RISE received 662 adult referrals and 159 child referrals from April 2021 to March 2022 as well as 459 short-work logs of which 45 per cent are from professionals and 36 per cent from survivors.
In total 975 clients were in active service in 2021-22: 836 adult clients and 139 child clients (58 per cent of the children are under 10). These adult clients had a total of 689 children.
94 per cent of adult clients were female, 4 gender queer, 7 non-binary and 15 trans. 95 per cent of perpetrators were male.
25 per cent adult clients were non-white British. 71 per cent heterosexual, 7 per cent bisexual and 13 per cent don’t know sexuality. 85 per cent spoke English and the remainder spoke a total of 61 different languages.
62 reported threats to be killed and 67 reported attempted strangulation/suffocation.
RISE clients leaving our service reported: 71 per cent improvement in safety and 65 per cent decrease in risk.
Of the 141 children and young people supported by RISE in 2021-22 who completed outcome forms 89 per cent say they know more about respectful relationships and 95 per cent know more about how to stay safe.
To take a look at our annual reports, which have more info, click here.
In March 2022 an income generation campaign through The Big Give – Women and Girls raised £23,000 and we also secured a several contributions from larger donors to set us on a stronger footing this year.
This money helped to keep our Helpline running and funded our work with children and families including our specialist family and civil courts advocate. We hope these donors will want to help us carry on this work for many more years.
For women, children and LGBT people we currently provide
- Online courses
- Expert specialist advocacy for housing and for family and civil courts
- Professional legal and housing support and sanctuary scheme
- Adult and child counselling and wellbeing programmes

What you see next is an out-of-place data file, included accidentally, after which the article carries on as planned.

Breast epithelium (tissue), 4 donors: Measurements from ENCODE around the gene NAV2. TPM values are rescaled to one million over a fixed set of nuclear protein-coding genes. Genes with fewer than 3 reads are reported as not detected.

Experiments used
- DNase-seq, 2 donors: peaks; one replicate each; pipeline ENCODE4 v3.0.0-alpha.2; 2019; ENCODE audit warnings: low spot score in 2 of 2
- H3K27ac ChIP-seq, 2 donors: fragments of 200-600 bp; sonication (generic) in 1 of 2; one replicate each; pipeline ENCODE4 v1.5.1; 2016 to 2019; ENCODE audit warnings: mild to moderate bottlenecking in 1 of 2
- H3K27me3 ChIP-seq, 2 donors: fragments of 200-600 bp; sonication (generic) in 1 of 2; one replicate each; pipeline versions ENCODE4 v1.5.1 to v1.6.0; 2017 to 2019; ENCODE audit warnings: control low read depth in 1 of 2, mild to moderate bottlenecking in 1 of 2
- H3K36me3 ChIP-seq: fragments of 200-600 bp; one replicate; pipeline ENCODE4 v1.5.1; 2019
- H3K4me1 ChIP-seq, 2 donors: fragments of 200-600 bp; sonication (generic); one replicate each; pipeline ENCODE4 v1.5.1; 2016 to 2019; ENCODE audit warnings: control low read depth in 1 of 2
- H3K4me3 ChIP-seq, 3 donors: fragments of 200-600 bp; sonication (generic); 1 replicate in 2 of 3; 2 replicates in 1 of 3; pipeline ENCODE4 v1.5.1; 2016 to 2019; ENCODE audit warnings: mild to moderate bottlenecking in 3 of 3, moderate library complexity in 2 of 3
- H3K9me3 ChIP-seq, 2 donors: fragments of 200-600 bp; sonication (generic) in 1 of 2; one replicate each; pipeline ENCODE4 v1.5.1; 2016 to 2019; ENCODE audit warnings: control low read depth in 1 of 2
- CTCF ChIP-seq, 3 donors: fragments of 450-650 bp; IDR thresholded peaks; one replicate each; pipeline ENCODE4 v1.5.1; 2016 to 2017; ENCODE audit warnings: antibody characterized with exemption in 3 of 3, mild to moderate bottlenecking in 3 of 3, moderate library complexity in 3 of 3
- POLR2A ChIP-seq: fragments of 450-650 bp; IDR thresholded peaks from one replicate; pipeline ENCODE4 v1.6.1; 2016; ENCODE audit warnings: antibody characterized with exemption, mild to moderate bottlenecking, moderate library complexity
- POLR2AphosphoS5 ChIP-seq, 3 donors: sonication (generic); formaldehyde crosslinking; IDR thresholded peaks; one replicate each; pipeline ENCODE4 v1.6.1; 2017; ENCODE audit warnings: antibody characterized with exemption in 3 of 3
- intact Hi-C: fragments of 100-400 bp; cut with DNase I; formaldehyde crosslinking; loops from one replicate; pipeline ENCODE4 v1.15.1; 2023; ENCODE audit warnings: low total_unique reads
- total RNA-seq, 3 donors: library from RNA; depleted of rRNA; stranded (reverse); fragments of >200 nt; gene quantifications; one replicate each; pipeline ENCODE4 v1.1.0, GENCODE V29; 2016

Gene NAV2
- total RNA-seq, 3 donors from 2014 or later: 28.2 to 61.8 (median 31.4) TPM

- Family interventions and therapeutic support for children and young people
- Drop-ins, recovery groups and psychodynamic programmes
- Dedicated LGBT+ refuge, counselling and support services
- Community projects including assertive outreach for women with complex needs
- Dedicated support for older, disabled and black and minoritised women
- Survivor and community-led connector, ambassador and research projects
We continue to wrap wellbeing support offers around the survivors in the Brighton Refuge and co-work with new delivery partners in the city.
Most importantly we continue to be part of a network of specialist, women-led services keeping survivors safe and well across England.
So yes, we are doing fine and no, we won’t give up and we know you won’t either. Thank you for trusting us and helping us to walk together with survivors of domestic and sexual abuse.
If you are asking yourself, “What can I do? How can I help? Or can I do more?”
Sign up for our Community Connector Programme
Specialist services like RISE wouldn’t exist without the passion, dedication and expertise of women in our community.
- £4,000 – the cost of running our frontline services for one day
- £50 – the cost of a counselling session for a child who is affected by DVA (domestic violence or abuse)
- £20 – the cost of one call to our volunteer-run helpline
Please join us. It’s not an easy journey but I promise it will be worth it.
If you need help, or want to talk to somebody about whether you’re experiencing domestic abuse, call our helpline on 01273 622822 or fill out an online self-referral form.
If you are in immediate danger, always call 999.
Jo Gough is the chief executive of RISE. This article first appeared on the RISE website.